Reader Luke’s parents’admired the 1953 ranch home next door to their house for 18 years, and the day it came up for sale, and they decided to make it their own. The home had fallen into disrepair over the years and would need lots of TLC, so with help from their son Luke — and grandma, too — the family began their group restoration effort. Instead of gutting the damaged original cabinets and replacing them with something contemporary, Luke and his father lovingly repaired the original cabinets, saving as much material as they could. The results are beautiful.
I have read your blog for about two years now, and I became rather interested in retro remodeling when I started helping my parents fix up their new-old house. My parents purchased a 1953 ranch home in Oklahoma about two years ago. The house they purchased was in a disastrous state… [including having been] flooded about three times in its life from a nearby creek. My parents had lived next door to the house for 18 years and decided to purchase the house when it became available. The house was larger and also was situated on a double sized lot, which my parents liked. Looking at the photographs of the home when they first purchased it, I wonder why we were all drawn to the home. After repairing, fixing, and cleaning everything in the house, it now is a happy home.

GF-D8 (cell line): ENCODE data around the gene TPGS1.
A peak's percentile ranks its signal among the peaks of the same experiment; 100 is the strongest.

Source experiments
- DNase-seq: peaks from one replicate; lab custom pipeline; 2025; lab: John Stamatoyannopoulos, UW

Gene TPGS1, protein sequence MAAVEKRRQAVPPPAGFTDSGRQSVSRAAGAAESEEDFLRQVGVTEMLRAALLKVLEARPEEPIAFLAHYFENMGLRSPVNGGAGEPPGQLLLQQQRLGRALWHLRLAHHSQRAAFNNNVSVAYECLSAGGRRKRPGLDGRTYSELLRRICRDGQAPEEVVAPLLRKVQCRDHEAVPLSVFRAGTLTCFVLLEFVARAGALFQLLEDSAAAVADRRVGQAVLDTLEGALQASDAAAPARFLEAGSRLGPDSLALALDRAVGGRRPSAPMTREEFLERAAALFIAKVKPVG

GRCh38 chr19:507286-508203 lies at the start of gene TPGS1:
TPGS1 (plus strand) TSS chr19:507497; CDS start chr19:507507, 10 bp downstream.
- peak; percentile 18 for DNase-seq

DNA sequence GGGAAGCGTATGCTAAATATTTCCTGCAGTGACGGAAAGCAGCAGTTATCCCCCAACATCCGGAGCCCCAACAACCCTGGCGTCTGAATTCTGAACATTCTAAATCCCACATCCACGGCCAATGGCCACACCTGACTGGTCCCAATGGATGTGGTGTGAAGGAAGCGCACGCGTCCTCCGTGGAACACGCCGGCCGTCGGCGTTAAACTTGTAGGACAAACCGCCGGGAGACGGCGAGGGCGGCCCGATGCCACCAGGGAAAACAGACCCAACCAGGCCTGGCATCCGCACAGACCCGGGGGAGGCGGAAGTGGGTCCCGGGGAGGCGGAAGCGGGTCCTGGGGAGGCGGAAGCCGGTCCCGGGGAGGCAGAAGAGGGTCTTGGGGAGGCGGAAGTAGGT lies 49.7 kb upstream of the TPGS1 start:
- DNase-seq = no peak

When my parents first purchased the home, we were all unsure what would be done about the kitchen. The original wood cabinets in this kitchen were so old and not very well cared for that we had thought about gutting the entire kitchen and putting contemporary cabinetry in its place. However, we did not do that, and I am very glad that wasn’t done. I believe new cabinets would have ruined the character of the home.
We had also talked about just refurbishing the cabinets on one side of the kitchen where the fridge and stove sit. After rebuilding those cabinets we realized that the whole kitchen really needed to be fixed. Most of the cabinetry has new doors and new facing around the doors. (The only section of cabinetry that is 100% original is the section above the sink. By the time we finished the other cabinets, we were really sick of all of it, so the cabinets above the sink were left and refinished. They were actually in the best shape compared to the rest of the kitchen.)